Disability and Work: The Role of Health Shocks and Childhood Circumstances
AbstractThis paper focuses on the relation between the onset of disability and employment outcomes. We develop an event history model that includes unscheduled hospitalizations as a measure for unanticipated health shocks and estimate the model on data from the British National Child Development Study (NCDS). We show that such health shocks increase the likelihood of an onset of a disability by around 138%. However, health shocks are relatively rare events and therefore the larger part of observed disability rates result from gradual deteriorations in health. We find no direct effect of health shocks on employment outcomes. Using the health shock as an instrumental variable shows that the onset of a disability at age 25 causally reduces the employment rate at age 40 with around 21 percentage points. Our results show that early childhood conditions are important in explaining adult health and socioeconomic outcomes. Those who have experienced bad conditions during early childhood have higher rates of health deterioration during adulthood, are more likely to become non-employed and suffer from longer spells of non-employment during the course of life.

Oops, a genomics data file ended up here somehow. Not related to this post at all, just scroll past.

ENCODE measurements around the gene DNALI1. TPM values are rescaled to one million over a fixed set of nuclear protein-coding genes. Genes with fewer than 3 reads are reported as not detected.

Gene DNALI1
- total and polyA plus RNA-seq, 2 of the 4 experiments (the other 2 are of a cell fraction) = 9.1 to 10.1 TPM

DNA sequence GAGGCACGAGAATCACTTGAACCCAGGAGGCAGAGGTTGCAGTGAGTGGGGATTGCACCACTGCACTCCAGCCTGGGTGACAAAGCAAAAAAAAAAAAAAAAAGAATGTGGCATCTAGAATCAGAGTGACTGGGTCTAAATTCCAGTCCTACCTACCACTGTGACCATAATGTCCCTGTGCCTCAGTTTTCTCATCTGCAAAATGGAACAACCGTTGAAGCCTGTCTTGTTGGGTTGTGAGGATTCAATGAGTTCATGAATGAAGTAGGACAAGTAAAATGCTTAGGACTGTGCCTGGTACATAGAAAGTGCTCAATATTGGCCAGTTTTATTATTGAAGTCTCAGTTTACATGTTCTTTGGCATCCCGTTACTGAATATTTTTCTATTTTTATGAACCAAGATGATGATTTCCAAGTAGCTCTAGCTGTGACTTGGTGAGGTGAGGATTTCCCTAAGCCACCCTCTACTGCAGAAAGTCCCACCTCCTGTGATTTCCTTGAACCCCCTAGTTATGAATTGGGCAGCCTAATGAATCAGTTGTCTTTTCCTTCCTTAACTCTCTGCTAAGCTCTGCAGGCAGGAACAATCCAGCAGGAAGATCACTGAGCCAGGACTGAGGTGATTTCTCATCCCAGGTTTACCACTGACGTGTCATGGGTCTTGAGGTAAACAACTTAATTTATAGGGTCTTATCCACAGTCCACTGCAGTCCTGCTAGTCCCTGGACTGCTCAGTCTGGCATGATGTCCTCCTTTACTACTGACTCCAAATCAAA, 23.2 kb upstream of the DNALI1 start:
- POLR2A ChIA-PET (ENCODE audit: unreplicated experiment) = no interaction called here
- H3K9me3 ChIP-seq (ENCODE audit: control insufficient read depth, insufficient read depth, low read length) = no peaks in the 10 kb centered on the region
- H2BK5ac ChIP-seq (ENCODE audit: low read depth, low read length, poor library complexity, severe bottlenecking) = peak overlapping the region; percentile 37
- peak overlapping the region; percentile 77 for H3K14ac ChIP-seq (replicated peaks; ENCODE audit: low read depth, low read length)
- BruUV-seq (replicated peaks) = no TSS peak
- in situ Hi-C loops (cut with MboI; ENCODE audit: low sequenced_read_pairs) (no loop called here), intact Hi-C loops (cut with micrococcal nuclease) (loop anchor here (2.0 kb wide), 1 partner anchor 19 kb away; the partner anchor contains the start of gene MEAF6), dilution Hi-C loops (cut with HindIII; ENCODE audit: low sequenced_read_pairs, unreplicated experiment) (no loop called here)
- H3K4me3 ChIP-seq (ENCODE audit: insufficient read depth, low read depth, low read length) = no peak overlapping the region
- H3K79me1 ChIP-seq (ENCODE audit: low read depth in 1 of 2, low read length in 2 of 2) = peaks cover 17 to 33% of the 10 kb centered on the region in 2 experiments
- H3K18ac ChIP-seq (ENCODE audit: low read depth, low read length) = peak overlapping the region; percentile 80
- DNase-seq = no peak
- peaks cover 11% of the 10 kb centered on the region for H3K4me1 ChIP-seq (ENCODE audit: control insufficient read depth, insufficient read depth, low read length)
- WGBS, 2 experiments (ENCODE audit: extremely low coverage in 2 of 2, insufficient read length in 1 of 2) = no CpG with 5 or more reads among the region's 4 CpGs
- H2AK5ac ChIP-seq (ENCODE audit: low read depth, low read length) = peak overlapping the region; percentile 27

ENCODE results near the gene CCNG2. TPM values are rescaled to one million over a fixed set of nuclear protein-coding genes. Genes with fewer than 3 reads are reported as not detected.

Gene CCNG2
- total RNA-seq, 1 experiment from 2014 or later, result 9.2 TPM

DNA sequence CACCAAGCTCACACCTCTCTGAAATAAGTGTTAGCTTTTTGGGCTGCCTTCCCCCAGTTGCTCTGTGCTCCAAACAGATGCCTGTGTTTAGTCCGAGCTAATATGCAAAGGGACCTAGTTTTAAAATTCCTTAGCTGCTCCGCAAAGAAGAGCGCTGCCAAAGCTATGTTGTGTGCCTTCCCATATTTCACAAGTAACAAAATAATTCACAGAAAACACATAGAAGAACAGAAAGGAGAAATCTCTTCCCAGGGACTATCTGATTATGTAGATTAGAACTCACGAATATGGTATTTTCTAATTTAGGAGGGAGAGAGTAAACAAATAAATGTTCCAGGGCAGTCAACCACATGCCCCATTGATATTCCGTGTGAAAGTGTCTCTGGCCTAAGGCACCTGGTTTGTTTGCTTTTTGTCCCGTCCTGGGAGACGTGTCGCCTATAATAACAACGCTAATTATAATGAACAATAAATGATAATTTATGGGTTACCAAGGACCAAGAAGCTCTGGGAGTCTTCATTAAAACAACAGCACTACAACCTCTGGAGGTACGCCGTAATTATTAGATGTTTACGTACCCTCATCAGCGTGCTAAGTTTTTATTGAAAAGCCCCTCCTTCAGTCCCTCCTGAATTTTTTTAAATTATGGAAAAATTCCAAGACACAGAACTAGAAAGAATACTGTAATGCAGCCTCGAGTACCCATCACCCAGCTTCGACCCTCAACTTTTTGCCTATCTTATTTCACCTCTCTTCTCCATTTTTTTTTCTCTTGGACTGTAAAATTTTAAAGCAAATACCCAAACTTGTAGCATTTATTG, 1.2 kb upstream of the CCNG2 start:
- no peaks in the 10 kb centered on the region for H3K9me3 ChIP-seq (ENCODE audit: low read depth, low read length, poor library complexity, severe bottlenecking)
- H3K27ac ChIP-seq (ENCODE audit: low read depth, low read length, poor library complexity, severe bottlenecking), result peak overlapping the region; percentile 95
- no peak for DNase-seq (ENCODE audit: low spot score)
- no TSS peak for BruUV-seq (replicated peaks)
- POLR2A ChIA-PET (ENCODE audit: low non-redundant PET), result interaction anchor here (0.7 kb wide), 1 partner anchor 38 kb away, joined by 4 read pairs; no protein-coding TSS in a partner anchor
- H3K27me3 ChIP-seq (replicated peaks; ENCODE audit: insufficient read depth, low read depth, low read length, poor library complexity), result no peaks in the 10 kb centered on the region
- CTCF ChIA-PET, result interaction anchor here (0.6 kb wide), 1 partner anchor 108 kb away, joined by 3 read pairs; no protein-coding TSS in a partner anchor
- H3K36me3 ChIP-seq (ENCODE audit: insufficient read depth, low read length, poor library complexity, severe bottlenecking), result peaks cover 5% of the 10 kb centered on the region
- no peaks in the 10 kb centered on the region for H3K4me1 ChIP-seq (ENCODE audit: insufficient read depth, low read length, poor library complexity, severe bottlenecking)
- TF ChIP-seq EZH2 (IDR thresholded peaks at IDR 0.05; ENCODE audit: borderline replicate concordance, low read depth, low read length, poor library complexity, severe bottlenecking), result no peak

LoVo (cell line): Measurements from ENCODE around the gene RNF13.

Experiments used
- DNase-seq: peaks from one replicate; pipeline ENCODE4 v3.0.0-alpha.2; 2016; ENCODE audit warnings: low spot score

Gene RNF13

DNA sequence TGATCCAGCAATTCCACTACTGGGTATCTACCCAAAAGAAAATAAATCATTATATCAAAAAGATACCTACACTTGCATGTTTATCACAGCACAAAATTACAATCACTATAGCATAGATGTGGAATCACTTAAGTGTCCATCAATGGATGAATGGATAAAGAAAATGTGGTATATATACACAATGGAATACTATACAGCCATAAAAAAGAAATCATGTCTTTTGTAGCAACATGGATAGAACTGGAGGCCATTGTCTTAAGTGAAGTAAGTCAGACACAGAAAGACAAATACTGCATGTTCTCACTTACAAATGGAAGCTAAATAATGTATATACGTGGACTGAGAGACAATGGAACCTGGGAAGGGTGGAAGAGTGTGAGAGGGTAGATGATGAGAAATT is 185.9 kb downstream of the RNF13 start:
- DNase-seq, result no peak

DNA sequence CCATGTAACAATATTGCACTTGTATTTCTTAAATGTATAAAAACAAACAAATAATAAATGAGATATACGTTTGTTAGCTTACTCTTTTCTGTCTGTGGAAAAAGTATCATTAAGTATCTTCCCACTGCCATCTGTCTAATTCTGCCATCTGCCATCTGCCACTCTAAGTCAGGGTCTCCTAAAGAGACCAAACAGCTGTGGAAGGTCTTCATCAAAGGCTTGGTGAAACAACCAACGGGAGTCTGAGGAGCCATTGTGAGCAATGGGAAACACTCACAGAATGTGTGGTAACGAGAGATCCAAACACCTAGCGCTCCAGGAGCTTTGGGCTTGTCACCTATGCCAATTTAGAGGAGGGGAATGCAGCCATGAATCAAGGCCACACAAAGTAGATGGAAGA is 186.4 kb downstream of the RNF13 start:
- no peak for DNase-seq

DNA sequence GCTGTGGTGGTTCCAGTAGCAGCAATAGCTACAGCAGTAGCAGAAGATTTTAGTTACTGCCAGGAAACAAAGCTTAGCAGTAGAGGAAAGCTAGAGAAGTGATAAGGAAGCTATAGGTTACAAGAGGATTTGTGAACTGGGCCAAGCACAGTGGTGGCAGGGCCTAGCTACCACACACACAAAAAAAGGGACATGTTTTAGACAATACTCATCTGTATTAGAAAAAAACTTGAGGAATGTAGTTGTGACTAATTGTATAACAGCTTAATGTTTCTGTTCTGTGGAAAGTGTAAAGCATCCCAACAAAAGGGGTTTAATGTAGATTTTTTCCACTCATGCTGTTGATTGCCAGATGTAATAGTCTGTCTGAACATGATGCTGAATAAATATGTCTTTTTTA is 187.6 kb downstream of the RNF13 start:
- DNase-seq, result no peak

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Bibliographic InfoPaper provided by C.E.P.R. Discussion Papers in its series CEPR Discussion Papers with number 5685.
Date of creation: May 2006
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- Lindeboom, Maarten & Llena-Nozal, Ana & van der Klaauw, Bas, 2006. "Disability and Work: The Role of Health Shocks and Childhood Circumstances," IZA Discussion Papers 2096, Institute for the Study of Labor (IZA).
- Maarten Lindeboom & Ana Llena Nozal & Bas van der Klaauw, 2006. "Disability and Work: the Role of Health Shocks and Childhood Circumstances," Tinbergen Institute Discussion Papers 06-039/3, Tinbergen Institute.
- I12 - Health, Education, and Welfare - - Health - - - Health Production
- J28 - Labor and Demographic Economics - - Demand and Supply of Labor - - - Safety; Job Satisfaction; Related Public Policy
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